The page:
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SOURCE Aflac Cancer Center
September is National Childhood Cancer Awareness Month
ATLANTA, Sept. 16, 2013 /PRNewswire/ -- The Aflac Cancer Center of Children's Healthcare of Atlanta, released today a public service video seeking to encourage people across the country to find out how they can help fight childhood cancer and blood disorders. Research done at any Children's Oncology Group cancer center in the United States is shared among each center for better clinical treatments and outcomes. Your donation can help children affected by cancer across the entire country.
Earlier in the month of September, the Aflac Cancer Center alongside their partner Aflac, honored two heroes in the fight against childhood cancer with their first ever Aflac Duckprints Award. The first awards were presented to former Atlanta Braves pitcher John Smoltz and Aflac Cancer Center Director William G. Woods, M.D.
Bailey Moody, a brave 11 year-old girl diagnosed in 2012 with an aggressive form of cancer called osteosarcoma, represented children and families facing cancer. She underwent a remarkable procedure called Rotationplasty, where her leg was detached and then reattached backwards enabling her ankle joint to function as her knee joint. A prosthetic is attached to her foot to facilitate walking and running. Bailey is currently practicing with her middle school volleyball team and enjoys playing tennis and rock climbing.
To help raise funds and awareness around America's unsung heroes, Aflac is asking people to become socially active in the cause. The company will donate $2 to the fund research to fight childhood cancer for any duckprints-related social actions taken on various social mediums up to $2 million from September, which is National Childhood Cancer Awareness Month, through December. Related social actions include:
About John Smoltz and his Commitment to the pediatric cancer patients
John Smoltz was an eight-time All-Star, winner of the 1996 Cy Young Award as the best pitcher in the National League and is one of only 16 pitchers in major league baseball history to strike out 3,000 or more batters over the course of his career, mostly with the Atlanta Braves. In 1991, John met a young cancer patient Andrew Mcleroy. A friendship quickly ensued, and after Andrew's unfortunate passing, Mr. Smoltz honored Andrew by becoming the inaugural host of the Atlanta Braves Celebrity-Am Golf Tournament to benefit children's cancer. Since 1992, the annual tournament has generated nearly $1.5 million in proceeds to the Aflac Cancer Center. Since 1991, Smoltz has maintained a close relationship with the Aflac Cancer Center, often visiting children unannounced, participating in the company's Annual Braves Night for cancer patients at Turner Field, and often spending holidays by the side of patients at the cancer center.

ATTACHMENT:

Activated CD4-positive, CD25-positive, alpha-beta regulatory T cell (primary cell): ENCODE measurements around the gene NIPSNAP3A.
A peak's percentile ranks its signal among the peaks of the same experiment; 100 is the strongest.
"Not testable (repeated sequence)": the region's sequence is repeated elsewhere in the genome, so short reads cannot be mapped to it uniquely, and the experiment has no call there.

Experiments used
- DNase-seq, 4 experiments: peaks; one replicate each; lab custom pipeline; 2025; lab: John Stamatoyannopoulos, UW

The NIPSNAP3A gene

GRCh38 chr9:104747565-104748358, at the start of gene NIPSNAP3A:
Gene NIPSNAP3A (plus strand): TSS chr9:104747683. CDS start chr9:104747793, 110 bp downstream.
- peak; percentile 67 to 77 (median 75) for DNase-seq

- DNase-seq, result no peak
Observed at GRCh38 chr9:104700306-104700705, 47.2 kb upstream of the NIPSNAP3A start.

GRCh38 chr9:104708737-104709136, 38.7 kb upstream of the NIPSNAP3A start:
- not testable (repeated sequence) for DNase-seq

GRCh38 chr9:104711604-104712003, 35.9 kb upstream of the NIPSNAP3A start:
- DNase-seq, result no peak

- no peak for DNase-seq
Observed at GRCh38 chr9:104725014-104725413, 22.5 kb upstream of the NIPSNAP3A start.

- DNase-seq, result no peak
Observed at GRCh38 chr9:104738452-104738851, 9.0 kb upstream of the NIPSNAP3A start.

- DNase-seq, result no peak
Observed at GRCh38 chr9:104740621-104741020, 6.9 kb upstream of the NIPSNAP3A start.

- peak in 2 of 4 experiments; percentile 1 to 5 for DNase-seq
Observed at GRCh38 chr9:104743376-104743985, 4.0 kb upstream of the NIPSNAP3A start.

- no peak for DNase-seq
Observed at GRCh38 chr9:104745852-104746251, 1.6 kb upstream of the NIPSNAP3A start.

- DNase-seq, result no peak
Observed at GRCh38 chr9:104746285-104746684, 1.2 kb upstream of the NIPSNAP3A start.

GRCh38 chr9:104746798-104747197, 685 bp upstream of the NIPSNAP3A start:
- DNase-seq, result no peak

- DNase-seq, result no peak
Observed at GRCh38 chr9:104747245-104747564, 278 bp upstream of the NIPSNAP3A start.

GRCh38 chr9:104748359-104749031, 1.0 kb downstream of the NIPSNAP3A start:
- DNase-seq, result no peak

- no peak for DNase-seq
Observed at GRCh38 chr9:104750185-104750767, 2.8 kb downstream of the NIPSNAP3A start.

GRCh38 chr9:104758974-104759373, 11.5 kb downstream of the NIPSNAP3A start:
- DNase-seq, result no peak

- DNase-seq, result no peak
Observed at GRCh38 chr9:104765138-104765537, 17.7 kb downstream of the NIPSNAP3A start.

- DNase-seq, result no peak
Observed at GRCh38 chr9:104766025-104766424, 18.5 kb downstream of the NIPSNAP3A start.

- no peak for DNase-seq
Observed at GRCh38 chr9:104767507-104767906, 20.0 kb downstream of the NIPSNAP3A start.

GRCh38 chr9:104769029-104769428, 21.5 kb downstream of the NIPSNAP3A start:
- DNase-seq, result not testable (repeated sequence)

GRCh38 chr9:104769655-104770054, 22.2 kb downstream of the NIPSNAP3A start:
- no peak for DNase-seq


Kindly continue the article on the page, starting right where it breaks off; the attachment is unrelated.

About Dr. William G. Wood's contribution to the fight against pediatric cancer
Dr. William G. Woods is the Director of the Aflac Cancer and Blood Disorders Center of Children's Healthcare of Atlanta. Since joining the Center in 2001, he has elevated the prestige of the program which has been recognized as one of the top cancer centers in the country. Under his leadership, the Aflac Cancer Center has become one of the largest and most respected pediatric hematology/oncology programs in the country, treating an average of 365 new cancer patients each year and more than 2,700 children with sickle cell disease and other blood disorders. The staff of the Aflac Cancer Center has performed more than 850 Bone Marrow Transplants, making it one of the largest pediatric programs in the country. Dr. Woods has been instrumental in training and mentoring numerous fellows and junior faculty who are now making their own contributions in the advancement of treating children with cancer and blood disorders. He has tripled the number of clinical and research faculty and increased National Institute of Health funding six-fold.
About the Aflac Cancer Center of Children's Healthcare of Atlanta
The Aflac Cancer and Blood Disorders Center of Children's Healthcare of Atlanta is a national leader among childhood cancer, hematology, and blood and marrow transplant programs, serving children and young adults. Recognized as one of the top childhood cancer centers in the country by U.S. News & World Report, the Aflac Cancer Center cares for 375 newly diagnosed cancer patients each year and follows more than 2,500 patients with sickle cell disease, hemophilia and other blood disorders. Visit aflaccancercenter.org or call 404-785-1112 or 888-785-1112 for more information.
Video with caption: "The Aflac Cancer Center released a public service video seeking to encourage people across the country to find out how they can help fight childhood cancer and blood disorders. Research done at any Children's Oncology Group cancer center in the United States is shared among all other centers for better clinical treatments and outcomes. Your donation can help children affected by cancer across the entire country." Video available at: http://www.youtube.com/watch?v=Qk96REAuxg0
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